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The Monument to the Belgian Pioneers in Congo is an allegorical monument in the Parc du Cinquantenaire/Jubelpark in Brussels, Belgium. It was designed by the sculptor Thomas Vinçotte and crafted between 1911 and 1921 to commemorate the Congo Free State. In particular, it honours the Belgian 'pioneers' (soldiers) who brought 'civilisation' to the Congo, especially through the Congo–Arab War (1892–1894) that sought to conquer present-day East Congo and end the Arab slave trade there.

Wikipedia: Monument to the Belgian Pioneers in Congo (EN), Heritage Website

197 meters / 2 minutes

Sight 16: Grande mosquée de Bruxelles - Grote Moskee van Brussel

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The Great Mosque of Brussels is a Muslim place of worship located in the Cinquantenaire Park in Brussels. Built in 1897 as an exhibition attraction, it was transformed into a Muslim place of worship in 1978 by Saudi Arabia, which managed it for forty years. From April 2019 to June 2023, it was led by the Executive of Muslims in Belgium, which is close to the Moroccan administration. It is no longer the most important mosque in Brussels, neither in terms of surface area, nor in terms of number of worshippers, nor in terms of influence.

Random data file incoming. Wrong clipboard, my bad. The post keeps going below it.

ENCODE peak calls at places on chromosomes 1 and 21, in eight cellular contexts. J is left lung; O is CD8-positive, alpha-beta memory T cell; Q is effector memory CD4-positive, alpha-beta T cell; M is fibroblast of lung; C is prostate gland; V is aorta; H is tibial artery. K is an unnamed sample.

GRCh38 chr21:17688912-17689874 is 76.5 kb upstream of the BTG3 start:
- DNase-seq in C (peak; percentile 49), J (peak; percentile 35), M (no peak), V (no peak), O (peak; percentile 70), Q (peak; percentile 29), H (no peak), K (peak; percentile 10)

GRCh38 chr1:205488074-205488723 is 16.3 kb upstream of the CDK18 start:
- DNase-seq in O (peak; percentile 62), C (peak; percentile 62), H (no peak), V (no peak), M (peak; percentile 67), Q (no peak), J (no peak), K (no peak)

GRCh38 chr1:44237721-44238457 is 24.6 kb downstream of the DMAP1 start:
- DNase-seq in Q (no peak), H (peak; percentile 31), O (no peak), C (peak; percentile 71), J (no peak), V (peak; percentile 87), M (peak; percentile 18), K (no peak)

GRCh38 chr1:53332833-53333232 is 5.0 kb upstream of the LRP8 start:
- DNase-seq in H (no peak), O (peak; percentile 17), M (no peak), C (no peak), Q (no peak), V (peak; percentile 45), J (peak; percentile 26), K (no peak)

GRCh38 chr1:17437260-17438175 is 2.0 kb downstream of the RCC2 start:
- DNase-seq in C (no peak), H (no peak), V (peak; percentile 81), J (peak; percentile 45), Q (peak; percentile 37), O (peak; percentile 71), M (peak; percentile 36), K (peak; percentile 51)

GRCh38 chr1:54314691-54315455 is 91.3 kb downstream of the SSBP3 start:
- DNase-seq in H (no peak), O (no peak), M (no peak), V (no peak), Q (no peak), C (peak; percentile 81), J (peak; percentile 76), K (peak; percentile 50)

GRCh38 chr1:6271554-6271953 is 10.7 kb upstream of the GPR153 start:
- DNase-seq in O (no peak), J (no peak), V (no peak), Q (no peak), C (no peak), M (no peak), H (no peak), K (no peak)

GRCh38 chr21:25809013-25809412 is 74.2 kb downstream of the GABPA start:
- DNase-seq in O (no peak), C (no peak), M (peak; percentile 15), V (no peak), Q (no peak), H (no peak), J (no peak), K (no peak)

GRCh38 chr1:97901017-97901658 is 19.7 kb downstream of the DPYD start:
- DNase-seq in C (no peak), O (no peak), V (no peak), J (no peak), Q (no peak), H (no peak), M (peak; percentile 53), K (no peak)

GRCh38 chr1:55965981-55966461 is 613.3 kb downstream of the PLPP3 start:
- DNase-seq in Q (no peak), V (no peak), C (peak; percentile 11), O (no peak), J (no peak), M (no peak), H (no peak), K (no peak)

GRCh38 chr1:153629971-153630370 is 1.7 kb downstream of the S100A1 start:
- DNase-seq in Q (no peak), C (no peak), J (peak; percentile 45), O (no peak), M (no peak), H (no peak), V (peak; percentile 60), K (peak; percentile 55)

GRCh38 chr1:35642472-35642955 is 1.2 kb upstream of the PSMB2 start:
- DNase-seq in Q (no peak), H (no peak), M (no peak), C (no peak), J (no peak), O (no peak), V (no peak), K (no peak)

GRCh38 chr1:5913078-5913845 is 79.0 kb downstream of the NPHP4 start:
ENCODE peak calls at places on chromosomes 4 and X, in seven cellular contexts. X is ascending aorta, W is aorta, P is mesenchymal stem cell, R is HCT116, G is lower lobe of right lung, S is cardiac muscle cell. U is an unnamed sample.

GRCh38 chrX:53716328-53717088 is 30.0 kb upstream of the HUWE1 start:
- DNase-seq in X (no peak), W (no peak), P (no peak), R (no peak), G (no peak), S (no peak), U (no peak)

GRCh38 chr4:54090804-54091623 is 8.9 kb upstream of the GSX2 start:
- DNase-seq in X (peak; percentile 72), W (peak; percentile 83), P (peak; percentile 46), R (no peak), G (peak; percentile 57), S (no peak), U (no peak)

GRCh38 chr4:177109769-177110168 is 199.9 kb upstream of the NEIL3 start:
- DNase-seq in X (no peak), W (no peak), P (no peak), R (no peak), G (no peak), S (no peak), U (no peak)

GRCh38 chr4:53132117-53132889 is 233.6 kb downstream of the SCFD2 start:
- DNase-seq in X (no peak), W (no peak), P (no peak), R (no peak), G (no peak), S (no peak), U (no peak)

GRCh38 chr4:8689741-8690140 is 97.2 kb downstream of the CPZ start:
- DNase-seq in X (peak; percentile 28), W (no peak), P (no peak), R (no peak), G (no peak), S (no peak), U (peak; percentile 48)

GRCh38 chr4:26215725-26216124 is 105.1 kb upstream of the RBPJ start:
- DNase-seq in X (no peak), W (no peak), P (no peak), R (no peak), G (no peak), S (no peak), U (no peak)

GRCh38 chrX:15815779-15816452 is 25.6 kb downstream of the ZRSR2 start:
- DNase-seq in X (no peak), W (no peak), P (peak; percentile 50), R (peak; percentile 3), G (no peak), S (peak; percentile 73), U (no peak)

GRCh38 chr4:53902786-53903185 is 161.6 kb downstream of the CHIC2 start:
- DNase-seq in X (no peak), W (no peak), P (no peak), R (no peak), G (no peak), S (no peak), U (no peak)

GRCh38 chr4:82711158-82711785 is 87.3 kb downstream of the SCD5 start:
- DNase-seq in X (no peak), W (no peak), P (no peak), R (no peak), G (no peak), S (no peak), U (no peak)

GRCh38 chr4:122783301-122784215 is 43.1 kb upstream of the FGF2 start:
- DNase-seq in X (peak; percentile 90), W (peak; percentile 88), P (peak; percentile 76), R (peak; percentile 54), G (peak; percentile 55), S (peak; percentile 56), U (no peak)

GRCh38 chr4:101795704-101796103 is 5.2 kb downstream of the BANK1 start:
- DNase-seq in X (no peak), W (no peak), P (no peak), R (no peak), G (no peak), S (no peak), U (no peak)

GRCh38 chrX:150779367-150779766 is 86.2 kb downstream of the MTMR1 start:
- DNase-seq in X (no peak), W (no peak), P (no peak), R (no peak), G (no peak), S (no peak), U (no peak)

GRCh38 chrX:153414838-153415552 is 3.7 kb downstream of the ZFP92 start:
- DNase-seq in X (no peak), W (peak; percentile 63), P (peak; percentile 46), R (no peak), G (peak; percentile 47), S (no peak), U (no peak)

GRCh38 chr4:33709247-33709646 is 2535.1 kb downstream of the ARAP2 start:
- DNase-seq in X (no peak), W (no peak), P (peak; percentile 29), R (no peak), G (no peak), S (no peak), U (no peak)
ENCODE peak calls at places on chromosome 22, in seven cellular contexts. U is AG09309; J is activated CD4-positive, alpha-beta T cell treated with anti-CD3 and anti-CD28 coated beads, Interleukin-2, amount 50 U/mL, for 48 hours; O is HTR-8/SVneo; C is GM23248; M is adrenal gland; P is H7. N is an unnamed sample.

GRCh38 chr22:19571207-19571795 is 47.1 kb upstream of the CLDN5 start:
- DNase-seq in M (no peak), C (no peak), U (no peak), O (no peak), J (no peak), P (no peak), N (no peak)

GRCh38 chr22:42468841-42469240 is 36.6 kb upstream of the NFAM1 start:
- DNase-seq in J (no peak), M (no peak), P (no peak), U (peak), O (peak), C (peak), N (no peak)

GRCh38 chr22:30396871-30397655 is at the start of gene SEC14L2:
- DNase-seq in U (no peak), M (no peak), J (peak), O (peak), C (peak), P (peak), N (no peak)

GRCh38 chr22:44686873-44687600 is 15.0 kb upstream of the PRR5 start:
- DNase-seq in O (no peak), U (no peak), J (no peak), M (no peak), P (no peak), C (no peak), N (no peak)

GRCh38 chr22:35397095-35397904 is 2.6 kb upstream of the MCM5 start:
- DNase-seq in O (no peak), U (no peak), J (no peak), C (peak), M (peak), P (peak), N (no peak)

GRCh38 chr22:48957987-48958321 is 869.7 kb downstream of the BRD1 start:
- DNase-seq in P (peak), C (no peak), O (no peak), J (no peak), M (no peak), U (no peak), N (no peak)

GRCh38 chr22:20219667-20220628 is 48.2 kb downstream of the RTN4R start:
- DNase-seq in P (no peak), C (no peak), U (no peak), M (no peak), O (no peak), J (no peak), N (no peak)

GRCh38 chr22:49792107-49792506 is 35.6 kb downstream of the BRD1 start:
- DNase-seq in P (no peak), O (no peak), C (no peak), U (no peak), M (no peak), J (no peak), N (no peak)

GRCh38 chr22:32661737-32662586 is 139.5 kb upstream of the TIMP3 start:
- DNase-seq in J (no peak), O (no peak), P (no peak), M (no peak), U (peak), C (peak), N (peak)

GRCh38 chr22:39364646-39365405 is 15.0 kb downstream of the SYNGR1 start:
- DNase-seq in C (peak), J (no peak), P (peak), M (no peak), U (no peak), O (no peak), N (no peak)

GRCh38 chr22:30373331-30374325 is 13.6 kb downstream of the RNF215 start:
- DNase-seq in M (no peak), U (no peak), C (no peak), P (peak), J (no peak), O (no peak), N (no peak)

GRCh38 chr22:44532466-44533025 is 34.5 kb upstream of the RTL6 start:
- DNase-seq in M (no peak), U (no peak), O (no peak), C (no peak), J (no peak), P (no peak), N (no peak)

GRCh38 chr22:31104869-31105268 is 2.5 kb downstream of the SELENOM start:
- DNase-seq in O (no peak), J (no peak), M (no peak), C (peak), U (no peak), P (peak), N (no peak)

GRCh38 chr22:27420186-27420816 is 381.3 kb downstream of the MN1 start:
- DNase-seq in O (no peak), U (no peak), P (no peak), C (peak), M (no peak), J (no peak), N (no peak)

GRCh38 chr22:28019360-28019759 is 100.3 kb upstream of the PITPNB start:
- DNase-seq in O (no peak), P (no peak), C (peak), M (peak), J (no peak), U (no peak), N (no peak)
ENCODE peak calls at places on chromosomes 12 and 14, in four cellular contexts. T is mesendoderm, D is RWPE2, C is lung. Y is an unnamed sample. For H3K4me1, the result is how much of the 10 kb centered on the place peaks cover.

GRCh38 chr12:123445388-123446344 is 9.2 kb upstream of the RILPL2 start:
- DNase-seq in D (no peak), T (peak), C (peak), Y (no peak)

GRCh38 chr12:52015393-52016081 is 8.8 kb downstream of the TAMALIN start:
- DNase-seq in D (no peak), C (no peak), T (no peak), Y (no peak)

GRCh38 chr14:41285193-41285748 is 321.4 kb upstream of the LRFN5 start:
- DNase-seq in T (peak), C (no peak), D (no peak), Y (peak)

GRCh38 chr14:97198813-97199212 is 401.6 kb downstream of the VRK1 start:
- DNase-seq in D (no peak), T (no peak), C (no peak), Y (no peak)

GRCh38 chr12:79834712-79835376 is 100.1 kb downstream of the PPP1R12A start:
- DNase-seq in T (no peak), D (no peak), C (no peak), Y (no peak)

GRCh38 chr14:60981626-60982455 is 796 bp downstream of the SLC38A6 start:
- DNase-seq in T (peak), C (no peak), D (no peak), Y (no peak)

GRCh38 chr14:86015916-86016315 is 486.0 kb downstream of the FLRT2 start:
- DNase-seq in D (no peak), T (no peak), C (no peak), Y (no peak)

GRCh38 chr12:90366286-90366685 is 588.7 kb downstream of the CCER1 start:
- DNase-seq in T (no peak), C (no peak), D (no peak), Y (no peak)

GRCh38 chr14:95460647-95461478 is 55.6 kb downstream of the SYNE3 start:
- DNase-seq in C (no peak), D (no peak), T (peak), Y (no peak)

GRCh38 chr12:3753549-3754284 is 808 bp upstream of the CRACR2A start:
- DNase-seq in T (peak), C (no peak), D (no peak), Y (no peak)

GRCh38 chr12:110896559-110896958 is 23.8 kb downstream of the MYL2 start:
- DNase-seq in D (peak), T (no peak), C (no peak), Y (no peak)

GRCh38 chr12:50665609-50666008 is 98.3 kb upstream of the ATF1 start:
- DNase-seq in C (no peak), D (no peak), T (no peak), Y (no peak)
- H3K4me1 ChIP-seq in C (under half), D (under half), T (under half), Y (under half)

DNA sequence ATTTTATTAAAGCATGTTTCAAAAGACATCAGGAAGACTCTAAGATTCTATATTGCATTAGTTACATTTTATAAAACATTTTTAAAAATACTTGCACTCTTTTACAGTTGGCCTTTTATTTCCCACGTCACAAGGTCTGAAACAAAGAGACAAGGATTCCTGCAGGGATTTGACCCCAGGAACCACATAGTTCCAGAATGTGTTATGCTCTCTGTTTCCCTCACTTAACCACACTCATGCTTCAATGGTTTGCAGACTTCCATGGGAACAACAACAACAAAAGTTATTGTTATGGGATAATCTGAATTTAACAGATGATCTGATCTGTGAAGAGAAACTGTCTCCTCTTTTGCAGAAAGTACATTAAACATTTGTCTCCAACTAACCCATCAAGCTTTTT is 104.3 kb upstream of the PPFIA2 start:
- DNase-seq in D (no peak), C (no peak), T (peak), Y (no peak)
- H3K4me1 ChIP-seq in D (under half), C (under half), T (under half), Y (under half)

Wikipedia: Grande mosquée de Bruxelles (FR), Heritage Website

27 meters / 0 minutes

Sight 17: Pavilion of Human Passions

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The Pavilion of Human Passions, also known as the Horta-Lambeaux Pavilion, is a neoclassical pavilion in the form of a Greek temple that was built by Victor Horta in 1896 in the Parc du Cinquantenaire/Jubelpark of Brussels, Belgium. Although classical in appearance, the building shows the first steps of the young Victor Horta towards Art Nouveau. It was designed to serve as a permanent showcase for a large marble relief The Human Passions by Jef Lambeaux.